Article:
The instructive moment is Kendall’s funeral speech for his father. Logan’s brother, Ewan, the moral voice of the show, has forced his way on stage despite the protests of the Roy children. He gives what is by any standard an extraordinary speech. It is unflinching and true. It manages to include both the base fact that Ewan loved his brother and also that his brother ‘wrought the most terrible things...’
‘…He was a man who has here and there drawn in the edges of the world. Now and then darkened the skies a little. Closed men's hearts. Fed that dark flame in men, the hard, mean, hard relenting flame that keeps their hearths warm, while another grows cold, their grain stashed, while another goes hungry. And even has the temerity to tell that hard, funny, yes, funny, but hard, joke about the man in the cold. You can get a little high, a little mighty, when you’re warm.’
Kendall is forced to follow this act. Roman fails at the pulpit, consumed by grief, and it becomes Kendall’s mess to pick up. This is a classic trope in narrative fiction – the hero is thrown, unprepared, into the ring, and using his wit and ingenuity he saves the day. So when Kendall finds his voice and gives a rousing defence of is father, the viewer is invited by convention, by the narrative form itself, to side with him against his uncle. Convention dictates that is a moment of triumph.
To anyone who actually listened to the words of the speech, Kendall has no answer to Ewan. His voice is raised and he speaks with momentum, but the content itself is captured within the first few sentences and amounts to little: ‘what my uncle said is true. My father was a brute. He was. He was tough. But also – he built. And he acted.’ This self-serving moral logic, that action and vigour and vitality are ends in themselves that supersede all other values, has a long history. In the 20th century it was a theme closely associated with fascism. It is a cynical, nihilist, animalian logic that returns human conceptions of value to a bully ethos, a sort of Darwinian, masculinist mentality that places physicality over thought, action over principle.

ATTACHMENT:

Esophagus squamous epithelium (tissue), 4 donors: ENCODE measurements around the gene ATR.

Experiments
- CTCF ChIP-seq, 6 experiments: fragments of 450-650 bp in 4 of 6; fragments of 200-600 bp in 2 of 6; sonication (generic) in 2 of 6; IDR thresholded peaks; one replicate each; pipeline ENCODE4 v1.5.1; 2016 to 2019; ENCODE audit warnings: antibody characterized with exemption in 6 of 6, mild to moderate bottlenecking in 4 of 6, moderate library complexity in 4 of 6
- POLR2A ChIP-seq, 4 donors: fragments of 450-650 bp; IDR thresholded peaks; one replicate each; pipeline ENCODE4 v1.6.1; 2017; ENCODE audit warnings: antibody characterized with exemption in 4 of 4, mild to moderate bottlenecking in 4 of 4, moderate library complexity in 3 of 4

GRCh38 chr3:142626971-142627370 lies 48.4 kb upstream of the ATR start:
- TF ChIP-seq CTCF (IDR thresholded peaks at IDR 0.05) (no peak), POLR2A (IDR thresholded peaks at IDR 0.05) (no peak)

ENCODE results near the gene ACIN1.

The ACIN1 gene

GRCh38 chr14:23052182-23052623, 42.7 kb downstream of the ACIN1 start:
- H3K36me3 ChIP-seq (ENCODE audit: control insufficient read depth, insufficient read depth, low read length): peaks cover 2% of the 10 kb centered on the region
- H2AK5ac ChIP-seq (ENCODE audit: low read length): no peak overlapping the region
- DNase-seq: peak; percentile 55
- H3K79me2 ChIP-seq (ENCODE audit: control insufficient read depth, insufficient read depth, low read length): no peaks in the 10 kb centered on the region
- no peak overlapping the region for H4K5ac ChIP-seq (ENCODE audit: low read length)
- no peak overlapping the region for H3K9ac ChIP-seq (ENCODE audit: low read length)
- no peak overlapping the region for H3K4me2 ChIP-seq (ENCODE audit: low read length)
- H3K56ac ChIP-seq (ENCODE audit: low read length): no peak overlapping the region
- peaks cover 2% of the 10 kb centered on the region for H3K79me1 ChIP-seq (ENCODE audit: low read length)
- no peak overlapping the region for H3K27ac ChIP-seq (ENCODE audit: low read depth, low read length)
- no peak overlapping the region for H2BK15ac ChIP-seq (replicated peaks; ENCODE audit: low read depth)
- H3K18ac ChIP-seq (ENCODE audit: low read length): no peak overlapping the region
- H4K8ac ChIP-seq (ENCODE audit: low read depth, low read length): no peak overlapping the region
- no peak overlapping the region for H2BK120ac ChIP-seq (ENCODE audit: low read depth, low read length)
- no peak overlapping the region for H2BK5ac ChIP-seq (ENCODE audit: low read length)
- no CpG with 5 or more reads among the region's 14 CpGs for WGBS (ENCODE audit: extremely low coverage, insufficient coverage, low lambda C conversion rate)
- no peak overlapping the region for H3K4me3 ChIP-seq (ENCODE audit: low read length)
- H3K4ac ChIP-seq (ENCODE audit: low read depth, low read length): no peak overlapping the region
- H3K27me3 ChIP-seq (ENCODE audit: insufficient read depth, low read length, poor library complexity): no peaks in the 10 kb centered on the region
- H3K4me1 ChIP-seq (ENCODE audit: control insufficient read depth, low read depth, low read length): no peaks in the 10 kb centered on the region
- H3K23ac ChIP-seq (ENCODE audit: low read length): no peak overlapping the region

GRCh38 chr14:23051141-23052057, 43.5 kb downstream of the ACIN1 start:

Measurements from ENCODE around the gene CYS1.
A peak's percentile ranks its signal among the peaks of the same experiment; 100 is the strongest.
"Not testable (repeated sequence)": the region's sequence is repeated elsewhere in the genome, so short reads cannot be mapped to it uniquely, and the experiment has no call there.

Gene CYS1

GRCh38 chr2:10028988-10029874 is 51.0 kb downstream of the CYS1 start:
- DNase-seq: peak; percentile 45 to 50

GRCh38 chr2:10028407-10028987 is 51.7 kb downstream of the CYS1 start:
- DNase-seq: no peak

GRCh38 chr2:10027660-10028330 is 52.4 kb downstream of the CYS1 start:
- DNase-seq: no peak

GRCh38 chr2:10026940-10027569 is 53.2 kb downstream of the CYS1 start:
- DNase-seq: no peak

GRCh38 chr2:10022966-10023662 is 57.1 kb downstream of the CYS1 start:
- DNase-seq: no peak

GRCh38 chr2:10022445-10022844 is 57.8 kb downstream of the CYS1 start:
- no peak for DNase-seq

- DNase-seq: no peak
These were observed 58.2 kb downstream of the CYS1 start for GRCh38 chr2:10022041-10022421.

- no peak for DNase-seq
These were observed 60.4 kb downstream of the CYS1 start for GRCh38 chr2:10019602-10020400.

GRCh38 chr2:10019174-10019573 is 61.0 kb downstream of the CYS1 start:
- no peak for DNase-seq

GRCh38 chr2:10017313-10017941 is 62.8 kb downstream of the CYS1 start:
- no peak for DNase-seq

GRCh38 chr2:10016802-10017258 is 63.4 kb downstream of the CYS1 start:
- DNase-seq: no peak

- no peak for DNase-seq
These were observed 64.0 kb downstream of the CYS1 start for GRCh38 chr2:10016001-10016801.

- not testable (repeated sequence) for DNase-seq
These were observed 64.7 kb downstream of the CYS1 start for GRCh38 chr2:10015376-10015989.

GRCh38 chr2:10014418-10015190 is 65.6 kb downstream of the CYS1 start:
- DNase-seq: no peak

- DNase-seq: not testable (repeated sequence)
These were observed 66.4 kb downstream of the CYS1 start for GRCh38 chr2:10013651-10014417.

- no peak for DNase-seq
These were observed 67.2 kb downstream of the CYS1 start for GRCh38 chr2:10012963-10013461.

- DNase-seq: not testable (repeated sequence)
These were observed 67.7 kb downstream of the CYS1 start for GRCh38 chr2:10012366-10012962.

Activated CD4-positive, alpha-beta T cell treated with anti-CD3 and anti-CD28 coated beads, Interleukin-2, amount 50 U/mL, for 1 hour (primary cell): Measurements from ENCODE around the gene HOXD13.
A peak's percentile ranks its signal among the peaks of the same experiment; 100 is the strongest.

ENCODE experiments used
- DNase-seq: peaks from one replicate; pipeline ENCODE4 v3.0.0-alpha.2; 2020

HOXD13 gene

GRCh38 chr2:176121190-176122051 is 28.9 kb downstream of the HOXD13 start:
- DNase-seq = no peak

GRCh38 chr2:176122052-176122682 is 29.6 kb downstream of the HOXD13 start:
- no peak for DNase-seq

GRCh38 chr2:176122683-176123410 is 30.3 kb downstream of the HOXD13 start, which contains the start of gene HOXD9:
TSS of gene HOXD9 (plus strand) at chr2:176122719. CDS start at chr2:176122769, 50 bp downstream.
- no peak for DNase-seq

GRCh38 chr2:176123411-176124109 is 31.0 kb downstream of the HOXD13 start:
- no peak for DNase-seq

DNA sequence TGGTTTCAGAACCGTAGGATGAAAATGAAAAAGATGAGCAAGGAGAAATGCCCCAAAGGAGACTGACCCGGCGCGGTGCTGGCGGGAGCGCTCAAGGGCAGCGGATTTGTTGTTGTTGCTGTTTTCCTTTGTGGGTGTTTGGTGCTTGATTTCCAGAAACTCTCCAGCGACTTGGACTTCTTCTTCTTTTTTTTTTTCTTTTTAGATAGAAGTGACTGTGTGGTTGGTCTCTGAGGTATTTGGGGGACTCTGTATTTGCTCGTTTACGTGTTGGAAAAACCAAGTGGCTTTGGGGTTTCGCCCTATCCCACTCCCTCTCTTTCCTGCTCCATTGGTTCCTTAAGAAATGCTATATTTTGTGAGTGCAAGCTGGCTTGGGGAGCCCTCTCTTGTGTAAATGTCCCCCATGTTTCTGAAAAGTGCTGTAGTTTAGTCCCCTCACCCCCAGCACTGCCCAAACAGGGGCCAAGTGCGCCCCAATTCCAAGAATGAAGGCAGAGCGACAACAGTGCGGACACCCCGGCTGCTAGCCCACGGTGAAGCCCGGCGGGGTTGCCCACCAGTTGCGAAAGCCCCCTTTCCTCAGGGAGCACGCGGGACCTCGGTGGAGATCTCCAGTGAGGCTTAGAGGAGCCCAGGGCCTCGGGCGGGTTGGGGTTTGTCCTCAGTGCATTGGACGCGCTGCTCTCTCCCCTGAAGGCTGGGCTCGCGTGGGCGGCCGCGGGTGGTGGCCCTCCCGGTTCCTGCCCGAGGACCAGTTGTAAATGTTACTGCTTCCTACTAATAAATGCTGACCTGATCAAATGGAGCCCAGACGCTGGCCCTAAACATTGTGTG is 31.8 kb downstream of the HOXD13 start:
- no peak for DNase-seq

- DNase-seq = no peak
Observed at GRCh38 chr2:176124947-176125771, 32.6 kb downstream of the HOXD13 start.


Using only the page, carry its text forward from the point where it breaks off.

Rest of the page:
So while the speech performs the form of victory, it provides the content of failure. Still, in the audience at the funeral, we see heads nodding along. They need a justificatory story, no matter how flimsy, to keep the gravy flowing. But in their head-nodding we see, too, just how alluring these might-is-right stories can be. Deep down in each of us is a part that loves the bully. Fascism is the logic that rewards and grows that piece of the soul.